Often times, as both fans and athletes, we think we know more than our coach or mentor, but that is their job and they want to see you succeed; plus, they wouldn’t intentionally make a bad decision. Whether you’re on a triathlon team, a running club, or compete individually, if you seek out advice from someone else, then it’s your job to let them do theirs.

The Chicago Cubs celebrating their first World Series win in 108 years.
The Chicago Cubs celebrating their first World Series win in 108 years.

2. There’s no “I” in Team

Many argue that baseball is more of an individual sport, because it relies heavily on how each pitcher pitches and how the batters hit. But, the Cubs have proven this argument wrong time and time again, and a perfect example is when Ben Zobrist hit a bunt in game four of the NLCS to get the team’s hitting streak started. Prior to his smart move, the Cubs were in a slump –Anthony Rizzo was two for 26 at bats in the same game, and aside from a few ] home runs and doubles, it was obvious the team would lose if they didn’t start hitting. As soon as Zobrist landed on first base though, the bats were swinging and the balls were flying, and the entire team maintained this motivation to win it all.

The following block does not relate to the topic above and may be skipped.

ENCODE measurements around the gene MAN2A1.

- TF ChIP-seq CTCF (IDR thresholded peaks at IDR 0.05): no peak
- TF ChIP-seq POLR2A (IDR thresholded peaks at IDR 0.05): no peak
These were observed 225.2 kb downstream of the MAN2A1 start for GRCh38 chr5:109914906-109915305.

A direct comparison can be made with endurance sports; although races are usually a personal competition, we are strongly affected by those around us. Especially if on a team or part of a charity, you’re going to compete like those around you – if your teammates are taking it easy and casually running, you’re likely to do the same. So, even if you’re only running for your own personal record, work with your surrounding competitors to push eachother.